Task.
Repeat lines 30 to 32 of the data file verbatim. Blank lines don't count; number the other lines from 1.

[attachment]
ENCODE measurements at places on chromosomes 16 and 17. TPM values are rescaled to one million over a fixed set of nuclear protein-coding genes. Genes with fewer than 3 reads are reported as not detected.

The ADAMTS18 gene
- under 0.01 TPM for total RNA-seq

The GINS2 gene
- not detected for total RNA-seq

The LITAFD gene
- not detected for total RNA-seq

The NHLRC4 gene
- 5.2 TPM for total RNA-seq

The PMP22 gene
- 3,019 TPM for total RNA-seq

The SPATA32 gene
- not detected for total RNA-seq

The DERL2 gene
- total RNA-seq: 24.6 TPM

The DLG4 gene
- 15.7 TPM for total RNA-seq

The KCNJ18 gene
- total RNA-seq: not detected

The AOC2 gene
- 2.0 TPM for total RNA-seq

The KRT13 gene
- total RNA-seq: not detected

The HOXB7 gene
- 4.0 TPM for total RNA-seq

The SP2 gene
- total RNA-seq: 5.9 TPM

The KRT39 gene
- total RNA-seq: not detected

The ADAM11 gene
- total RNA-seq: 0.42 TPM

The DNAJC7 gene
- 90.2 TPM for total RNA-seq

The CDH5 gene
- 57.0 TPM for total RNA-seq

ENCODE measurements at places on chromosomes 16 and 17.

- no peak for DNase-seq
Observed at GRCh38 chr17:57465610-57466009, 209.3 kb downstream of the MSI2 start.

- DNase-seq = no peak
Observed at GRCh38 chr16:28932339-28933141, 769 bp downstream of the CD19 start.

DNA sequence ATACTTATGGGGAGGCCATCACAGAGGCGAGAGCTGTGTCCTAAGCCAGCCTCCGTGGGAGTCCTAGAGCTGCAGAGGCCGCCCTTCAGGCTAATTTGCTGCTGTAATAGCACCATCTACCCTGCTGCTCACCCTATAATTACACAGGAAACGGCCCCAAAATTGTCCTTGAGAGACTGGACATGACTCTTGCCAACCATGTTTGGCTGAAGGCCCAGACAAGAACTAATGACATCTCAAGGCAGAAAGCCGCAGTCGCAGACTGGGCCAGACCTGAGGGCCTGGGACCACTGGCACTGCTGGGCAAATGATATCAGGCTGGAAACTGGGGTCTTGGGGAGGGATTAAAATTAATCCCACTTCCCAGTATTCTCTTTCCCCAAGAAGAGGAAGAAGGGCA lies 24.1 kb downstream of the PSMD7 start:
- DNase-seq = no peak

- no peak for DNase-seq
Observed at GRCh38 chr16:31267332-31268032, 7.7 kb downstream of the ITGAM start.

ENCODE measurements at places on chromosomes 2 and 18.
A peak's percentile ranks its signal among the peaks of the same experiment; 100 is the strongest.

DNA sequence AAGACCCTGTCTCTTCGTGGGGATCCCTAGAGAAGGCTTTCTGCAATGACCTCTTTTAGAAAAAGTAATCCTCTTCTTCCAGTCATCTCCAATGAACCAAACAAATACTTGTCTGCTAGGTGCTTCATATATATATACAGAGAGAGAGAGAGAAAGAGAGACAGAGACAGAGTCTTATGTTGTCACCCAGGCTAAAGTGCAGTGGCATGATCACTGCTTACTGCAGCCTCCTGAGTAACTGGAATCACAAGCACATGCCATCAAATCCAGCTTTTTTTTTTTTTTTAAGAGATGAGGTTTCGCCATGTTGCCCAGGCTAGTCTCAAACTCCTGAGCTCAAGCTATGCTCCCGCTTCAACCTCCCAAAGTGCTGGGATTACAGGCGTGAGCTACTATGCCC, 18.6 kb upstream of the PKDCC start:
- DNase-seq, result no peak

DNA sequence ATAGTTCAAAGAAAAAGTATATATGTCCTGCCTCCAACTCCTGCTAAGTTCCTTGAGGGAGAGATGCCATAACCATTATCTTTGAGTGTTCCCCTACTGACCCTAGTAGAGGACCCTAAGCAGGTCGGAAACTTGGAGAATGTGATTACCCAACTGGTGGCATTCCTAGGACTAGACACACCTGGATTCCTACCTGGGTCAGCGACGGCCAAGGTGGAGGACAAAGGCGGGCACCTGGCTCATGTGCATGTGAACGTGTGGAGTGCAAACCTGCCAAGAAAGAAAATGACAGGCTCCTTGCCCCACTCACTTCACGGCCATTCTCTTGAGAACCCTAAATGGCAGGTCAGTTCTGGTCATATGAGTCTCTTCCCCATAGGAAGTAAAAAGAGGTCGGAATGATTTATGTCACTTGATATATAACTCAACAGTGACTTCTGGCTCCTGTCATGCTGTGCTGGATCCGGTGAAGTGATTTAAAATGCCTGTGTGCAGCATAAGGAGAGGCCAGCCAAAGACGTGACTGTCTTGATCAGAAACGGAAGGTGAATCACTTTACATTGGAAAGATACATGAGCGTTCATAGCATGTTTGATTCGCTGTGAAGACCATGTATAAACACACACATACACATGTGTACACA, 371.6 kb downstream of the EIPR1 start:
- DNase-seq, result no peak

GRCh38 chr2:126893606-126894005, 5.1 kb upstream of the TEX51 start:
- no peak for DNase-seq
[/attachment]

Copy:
The ADAM11 gene
- total RNA-seq: 0.42 TPM

The DNAJC7 gene